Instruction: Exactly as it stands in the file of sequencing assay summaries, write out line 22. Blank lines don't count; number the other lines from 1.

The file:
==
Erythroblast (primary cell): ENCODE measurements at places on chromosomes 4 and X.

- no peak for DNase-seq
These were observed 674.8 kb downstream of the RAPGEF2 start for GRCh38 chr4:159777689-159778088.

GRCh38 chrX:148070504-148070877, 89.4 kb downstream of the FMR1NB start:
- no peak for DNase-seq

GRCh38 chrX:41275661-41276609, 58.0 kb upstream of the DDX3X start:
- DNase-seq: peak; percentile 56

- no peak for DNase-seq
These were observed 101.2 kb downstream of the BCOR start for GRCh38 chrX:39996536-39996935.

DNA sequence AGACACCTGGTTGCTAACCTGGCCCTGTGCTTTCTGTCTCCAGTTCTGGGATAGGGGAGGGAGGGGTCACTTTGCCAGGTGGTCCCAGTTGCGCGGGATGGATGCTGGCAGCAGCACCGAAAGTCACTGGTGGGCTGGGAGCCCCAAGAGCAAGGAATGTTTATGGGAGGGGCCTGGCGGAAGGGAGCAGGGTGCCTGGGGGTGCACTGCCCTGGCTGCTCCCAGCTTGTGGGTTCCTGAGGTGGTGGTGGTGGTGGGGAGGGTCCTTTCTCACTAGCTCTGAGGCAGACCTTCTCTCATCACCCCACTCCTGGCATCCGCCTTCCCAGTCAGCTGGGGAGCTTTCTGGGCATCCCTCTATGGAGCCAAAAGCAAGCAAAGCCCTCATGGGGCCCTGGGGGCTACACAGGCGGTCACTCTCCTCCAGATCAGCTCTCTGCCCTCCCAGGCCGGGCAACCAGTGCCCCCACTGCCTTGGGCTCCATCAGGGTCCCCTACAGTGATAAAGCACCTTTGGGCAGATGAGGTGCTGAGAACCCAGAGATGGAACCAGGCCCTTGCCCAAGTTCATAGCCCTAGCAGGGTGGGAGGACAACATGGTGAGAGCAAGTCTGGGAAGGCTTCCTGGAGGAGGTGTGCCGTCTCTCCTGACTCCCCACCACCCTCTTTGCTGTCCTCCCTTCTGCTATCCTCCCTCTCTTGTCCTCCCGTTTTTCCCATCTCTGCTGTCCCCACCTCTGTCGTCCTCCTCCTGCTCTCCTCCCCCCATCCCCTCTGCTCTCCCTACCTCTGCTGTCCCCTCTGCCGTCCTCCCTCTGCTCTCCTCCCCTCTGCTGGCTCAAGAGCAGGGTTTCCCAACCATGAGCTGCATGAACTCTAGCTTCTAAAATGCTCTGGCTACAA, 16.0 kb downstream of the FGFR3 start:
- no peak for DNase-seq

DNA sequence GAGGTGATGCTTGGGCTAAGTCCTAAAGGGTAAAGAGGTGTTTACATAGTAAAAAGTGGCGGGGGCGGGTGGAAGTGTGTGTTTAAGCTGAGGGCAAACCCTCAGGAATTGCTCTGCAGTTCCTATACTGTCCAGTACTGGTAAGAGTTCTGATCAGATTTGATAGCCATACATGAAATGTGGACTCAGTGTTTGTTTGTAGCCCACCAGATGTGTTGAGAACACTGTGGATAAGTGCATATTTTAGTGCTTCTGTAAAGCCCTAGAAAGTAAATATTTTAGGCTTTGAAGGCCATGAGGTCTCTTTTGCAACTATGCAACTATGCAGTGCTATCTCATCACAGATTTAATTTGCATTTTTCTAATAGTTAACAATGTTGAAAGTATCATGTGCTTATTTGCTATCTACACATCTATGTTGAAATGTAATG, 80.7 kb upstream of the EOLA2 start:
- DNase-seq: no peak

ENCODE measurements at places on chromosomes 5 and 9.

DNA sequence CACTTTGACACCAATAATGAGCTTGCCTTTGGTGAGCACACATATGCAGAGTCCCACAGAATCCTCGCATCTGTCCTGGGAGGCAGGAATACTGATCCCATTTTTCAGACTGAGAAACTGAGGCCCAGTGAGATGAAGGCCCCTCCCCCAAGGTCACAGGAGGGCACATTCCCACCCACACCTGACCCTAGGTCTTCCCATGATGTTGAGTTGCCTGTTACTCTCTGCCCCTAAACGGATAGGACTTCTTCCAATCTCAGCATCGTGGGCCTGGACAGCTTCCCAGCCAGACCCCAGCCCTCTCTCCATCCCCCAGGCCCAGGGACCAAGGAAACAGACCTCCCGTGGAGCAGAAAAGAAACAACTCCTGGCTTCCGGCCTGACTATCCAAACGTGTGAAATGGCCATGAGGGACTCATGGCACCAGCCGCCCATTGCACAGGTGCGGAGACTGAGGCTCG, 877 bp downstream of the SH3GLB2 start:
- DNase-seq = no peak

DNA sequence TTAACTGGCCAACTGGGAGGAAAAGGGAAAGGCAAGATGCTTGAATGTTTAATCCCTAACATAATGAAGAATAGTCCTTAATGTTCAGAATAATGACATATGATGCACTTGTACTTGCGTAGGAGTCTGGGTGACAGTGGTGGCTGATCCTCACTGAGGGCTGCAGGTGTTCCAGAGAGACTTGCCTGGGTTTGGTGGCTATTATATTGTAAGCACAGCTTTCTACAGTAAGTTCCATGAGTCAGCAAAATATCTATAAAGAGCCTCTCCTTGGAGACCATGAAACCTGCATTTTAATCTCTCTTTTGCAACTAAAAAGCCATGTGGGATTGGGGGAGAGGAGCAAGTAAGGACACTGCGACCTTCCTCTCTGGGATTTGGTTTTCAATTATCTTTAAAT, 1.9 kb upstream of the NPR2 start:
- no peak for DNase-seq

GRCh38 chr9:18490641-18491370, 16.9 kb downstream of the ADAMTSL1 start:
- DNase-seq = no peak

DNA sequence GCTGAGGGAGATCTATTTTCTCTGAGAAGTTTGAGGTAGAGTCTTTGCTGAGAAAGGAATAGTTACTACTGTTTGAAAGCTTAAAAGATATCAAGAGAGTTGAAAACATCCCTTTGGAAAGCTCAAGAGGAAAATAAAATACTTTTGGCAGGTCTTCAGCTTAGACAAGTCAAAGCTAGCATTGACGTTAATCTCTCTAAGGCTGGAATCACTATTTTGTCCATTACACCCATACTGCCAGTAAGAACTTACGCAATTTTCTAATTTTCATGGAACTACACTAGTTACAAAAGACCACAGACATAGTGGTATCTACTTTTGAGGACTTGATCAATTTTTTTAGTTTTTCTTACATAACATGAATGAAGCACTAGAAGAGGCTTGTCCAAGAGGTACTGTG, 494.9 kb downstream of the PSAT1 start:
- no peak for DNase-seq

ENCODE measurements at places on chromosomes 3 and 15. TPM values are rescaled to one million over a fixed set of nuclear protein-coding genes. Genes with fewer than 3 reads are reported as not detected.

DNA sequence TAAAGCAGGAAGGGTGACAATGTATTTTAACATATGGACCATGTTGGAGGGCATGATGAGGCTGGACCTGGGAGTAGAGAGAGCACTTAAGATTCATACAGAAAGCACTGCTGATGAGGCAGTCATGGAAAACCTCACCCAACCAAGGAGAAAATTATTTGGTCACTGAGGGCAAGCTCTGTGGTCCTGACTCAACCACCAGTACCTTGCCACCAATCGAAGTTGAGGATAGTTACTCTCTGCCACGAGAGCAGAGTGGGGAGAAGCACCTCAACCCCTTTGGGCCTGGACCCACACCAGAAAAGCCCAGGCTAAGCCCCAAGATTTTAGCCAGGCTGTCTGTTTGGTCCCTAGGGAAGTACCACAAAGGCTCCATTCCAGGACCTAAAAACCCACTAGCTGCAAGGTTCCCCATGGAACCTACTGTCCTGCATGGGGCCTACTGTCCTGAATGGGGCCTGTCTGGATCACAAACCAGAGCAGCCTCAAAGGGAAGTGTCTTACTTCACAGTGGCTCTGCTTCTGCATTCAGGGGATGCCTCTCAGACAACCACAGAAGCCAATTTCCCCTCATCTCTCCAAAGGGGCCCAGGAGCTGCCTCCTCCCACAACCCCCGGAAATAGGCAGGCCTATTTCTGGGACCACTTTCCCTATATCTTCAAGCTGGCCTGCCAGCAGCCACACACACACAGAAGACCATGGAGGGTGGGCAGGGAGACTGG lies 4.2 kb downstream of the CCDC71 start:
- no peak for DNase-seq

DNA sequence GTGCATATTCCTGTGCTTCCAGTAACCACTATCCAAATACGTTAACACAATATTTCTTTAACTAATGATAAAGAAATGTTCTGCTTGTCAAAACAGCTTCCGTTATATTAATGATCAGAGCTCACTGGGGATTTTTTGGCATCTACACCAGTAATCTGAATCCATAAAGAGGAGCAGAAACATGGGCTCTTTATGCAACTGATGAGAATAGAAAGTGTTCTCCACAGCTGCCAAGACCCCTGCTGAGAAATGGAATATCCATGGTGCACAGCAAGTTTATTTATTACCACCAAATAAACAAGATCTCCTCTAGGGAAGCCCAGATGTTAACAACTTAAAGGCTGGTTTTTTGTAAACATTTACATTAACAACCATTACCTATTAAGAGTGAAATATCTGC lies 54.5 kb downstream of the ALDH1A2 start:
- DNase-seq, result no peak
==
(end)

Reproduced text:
- no peak for DNase-seq